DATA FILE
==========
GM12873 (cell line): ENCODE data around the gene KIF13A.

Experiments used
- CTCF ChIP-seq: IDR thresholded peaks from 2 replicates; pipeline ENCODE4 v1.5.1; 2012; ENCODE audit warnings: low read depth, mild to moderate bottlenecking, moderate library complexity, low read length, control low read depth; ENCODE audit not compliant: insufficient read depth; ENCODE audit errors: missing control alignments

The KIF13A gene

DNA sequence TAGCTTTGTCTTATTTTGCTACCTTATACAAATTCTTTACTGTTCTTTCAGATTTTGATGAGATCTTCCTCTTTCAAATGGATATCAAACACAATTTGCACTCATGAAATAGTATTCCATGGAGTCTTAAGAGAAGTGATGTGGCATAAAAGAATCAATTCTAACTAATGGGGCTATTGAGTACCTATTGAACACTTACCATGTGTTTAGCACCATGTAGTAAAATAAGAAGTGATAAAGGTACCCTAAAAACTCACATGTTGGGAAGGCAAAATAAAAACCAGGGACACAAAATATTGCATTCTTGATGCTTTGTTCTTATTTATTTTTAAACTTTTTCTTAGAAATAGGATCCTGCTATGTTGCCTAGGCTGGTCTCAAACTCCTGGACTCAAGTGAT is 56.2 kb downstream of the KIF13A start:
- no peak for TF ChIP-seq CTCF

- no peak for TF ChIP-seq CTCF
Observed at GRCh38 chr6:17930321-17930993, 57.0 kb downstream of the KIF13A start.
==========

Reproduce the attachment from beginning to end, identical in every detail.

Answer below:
GM12873 (cell line): ENCODE data around the gene KIF13A.

Experiments used
- CTCF ChIP-seq: IDR thresholded peaks from 2 replicates; pipeline ENCODE4 v1.5.1; 2012; ENCODE audit warnings: low read depth, mild to moderate bottlenecking, moderate library complexity, low read length, control low read depth; ENCODE audit not compliant: insufficient read depth; ENCODE audit errors: missing control alignments

The KIF13A gene

DNA sequence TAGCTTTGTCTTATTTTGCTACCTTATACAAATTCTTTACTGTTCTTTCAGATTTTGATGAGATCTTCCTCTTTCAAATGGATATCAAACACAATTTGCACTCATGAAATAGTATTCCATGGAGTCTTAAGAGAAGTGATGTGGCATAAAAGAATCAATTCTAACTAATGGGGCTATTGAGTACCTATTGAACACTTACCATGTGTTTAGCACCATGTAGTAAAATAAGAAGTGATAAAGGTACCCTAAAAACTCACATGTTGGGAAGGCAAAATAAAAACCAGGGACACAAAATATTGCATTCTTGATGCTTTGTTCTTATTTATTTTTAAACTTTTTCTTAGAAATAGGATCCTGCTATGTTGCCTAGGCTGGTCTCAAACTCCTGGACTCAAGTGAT is 56.2 kb downstream of the KIF13A start:
- no peak for TF ChIP-seq CTCF

- no peak for TF ChIP-seq CTCF
Observed at GRCh38 chr6:17930321-17930993, 57.0 kb downstream of the KIF13A start.